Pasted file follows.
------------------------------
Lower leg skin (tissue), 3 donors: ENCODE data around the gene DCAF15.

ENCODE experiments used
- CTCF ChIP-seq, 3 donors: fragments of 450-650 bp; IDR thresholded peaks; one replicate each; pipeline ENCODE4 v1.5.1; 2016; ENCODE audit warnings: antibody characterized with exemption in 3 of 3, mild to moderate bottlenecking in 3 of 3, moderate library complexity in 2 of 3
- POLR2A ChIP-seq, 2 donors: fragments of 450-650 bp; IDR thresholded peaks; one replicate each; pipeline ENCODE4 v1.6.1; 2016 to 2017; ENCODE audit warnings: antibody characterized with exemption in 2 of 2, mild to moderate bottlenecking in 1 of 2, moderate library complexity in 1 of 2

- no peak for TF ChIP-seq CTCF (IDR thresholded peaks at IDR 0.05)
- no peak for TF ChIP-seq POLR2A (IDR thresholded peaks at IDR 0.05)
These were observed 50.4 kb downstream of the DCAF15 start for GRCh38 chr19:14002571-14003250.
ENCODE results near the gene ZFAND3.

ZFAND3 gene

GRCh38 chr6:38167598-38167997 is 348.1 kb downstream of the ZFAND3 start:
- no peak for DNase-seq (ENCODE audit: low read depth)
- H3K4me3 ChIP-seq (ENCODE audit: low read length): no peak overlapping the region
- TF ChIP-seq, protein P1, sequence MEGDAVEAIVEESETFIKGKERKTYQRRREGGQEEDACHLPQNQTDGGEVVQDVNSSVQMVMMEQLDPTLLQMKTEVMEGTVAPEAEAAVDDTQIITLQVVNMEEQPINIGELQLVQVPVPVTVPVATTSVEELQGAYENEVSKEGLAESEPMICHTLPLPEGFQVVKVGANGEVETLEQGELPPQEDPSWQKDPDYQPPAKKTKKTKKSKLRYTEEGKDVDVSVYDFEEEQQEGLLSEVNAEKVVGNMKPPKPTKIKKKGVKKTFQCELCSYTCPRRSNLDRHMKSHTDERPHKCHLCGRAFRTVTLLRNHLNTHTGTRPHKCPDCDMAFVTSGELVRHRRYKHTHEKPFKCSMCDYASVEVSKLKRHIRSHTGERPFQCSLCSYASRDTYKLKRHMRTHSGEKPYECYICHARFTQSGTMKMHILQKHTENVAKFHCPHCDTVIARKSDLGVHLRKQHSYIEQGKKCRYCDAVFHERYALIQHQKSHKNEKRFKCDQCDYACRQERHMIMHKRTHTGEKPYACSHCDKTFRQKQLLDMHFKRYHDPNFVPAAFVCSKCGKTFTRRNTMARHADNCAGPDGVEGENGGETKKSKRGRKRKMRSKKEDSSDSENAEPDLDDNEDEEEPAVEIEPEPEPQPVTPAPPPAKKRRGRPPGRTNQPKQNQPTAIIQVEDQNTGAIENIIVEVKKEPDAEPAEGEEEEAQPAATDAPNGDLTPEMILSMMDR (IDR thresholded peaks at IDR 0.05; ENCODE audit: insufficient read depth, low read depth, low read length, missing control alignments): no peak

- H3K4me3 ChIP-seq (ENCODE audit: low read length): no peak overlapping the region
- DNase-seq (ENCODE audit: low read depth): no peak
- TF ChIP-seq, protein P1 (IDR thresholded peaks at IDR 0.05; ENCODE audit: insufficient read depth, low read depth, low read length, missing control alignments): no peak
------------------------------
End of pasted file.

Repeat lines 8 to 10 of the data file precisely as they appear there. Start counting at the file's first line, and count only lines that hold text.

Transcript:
ENCODE results near the gene ZFAND3.

ZFAND3 gene

GRCh38 chr6:38167598-38167997 is 348.1 kb downstream of the ZFAND3 start: